When you offer up a challenge to one of the intermediaries, you quickly get a world-class team of experts working together to solve your problem or challenge. For example, IdeaConnection has thousands of pre-screened experts, many with PhDs, and many with patents to their name. They are professionals in a large variety of fields. Innocentive’s Global Solver network includes people from more than 200 countries. With so many of today’s business problems requiring a global perspective to achieve a solution, bringing to bear the brain power of a global community to help you solve a problem has huge potential. In addition, your employees can also participate on the team, allowing them to gain knowledge from these experts and build relationships that may well prove beneficial long after the challenge is solved.

Because the open innovation intermediaries already have all of the systems in place to tackle a challenge, there is no ramp-up time needed. Instead of waiting until you’ve built your own infrastructure to support open innovation you can take immediate advantage of the open innovation platform the intermediary has already built.

Before you assume you can’t afford to use one of the intermediaries, you should know awards for a theoretical solution at IdeaConnection are usually between $20,000 and $100,000. At Innocentive, awards have started as low as $5,000 as gone up to $1 million for the most complex challenges. If you have a problem that has stymied your employees and is posing a major barrier to your company’s success, using one of the open innovation intermediaries might make financial sense. This is particularly true if it speeds your time to market or helps you beat out a competitor.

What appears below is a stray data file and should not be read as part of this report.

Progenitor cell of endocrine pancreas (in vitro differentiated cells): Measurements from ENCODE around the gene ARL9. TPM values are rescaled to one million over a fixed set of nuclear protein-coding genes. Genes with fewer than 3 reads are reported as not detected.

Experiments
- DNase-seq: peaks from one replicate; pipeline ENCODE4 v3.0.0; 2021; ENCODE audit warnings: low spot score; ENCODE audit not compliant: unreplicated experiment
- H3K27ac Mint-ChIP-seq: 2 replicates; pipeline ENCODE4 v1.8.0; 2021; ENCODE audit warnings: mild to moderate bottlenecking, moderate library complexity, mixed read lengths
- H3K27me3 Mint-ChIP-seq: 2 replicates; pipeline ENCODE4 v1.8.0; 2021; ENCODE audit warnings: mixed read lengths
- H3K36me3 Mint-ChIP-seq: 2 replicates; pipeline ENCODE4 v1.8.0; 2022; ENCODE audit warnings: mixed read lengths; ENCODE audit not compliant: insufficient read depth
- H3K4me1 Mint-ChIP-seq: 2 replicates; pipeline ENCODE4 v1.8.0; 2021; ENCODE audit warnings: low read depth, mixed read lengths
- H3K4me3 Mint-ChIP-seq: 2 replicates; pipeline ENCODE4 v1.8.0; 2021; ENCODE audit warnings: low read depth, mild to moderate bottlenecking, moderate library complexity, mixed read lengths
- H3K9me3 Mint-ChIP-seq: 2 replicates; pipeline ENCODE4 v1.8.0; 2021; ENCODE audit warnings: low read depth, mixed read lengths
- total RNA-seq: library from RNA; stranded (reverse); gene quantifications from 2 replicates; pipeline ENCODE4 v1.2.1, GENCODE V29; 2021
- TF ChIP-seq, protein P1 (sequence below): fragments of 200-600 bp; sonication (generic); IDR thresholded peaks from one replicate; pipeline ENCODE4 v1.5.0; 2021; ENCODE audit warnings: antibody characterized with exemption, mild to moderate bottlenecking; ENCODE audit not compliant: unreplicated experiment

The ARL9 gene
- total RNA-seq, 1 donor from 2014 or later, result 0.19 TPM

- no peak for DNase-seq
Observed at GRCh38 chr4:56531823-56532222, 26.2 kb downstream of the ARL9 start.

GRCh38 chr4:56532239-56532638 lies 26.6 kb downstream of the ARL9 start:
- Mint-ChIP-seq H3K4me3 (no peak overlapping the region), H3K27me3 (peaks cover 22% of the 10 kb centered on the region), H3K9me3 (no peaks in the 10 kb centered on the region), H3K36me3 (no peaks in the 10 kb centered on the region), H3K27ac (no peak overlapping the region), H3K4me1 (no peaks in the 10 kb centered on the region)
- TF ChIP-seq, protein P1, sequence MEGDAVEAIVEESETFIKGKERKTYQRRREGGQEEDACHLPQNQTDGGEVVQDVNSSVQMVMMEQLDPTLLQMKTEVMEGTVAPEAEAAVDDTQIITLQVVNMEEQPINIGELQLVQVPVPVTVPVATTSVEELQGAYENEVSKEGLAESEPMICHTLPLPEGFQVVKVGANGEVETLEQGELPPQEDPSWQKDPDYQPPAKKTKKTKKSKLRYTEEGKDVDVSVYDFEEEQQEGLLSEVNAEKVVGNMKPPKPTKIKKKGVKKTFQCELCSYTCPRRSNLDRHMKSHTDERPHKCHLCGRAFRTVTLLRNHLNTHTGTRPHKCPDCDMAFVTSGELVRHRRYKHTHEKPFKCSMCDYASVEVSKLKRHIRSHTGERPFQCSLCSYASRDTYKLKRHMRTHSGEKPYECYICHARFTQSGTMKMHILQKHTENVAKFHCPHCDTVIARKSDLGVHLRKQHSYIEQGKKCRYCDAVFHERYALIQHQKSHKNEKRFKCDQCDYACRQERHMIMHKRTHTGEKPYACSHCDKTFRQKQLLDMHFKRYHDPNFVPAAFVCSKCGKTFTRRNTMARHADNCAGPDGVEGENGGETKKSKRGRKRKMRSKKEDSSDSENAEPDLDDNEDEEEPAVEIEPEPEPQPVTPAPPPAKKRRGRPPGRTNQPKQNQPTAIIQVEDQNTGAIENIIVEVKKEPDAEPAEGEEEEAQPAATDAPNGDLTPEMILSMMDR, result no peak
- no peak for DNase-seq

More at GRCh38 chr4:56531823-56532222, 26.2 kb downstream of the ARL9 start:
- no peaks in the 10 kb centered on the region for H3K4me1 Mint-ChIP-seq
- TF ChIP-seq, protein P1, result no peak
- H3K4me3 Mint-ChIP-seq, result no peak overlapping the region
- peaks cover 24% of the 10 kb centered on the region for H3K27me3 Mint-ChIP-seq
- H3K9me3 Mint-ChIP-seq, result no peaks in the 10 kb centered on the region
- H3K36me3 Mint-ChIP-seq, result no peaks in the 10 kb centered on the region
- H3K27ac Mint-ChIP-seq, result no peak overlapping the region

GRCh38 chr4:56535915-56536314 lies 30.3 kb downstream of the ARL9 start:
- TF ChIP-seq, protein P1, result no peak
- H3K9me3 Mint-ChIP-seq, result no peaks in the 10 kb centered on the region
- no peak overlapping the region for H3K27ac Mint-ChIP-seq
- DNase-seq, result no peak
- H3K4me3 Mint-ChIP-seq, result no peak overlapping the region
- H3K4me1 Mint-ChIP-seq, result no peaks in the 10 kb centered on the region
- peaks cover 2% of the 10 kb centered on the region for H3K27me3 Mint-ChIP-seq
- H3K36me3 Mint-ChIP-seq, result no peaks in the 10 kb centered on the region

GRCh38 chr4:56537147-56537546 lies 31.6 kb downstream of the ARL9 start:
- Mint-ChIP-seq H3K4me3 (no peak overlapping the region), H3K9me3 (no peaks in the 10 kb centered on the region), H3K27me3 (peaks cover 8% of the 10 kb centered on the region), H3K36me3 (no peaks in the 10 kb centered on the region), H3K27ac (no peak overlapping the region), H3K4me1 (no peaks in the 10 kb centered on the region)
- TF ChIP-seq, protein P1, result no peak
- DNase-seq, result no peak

Being able to deal with diversity is a key skill that small company employees need to build before venturing in the world of open innovation but often it’s not something they have much of a chance to tackle in their daily work lives. In addition, the exposure to different styles of thinking can also be something that such engagement offers that isn’t always readily available within a small organization.

There’s another potential important benefit here as well. If a small company employee happens to have success with a challenge they work on through one of the intermediaries, this would generate enthusiasm for adopting open innovation within your organization. So consider introducing these intermediaries to your employees. Then support their engagement with challenges, knowing that they are learning valuable skills that will, in the long run, support your company’s open innovation efforts.

A Guide to Open Innovation and Crowdsourcing

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Stefan LindegaardStefan Lindegaard is a speaker, network facilitator and strategic advisor who focus on the topics of open innovation, intrapreneurship and how to identify and develop the people who drive innovation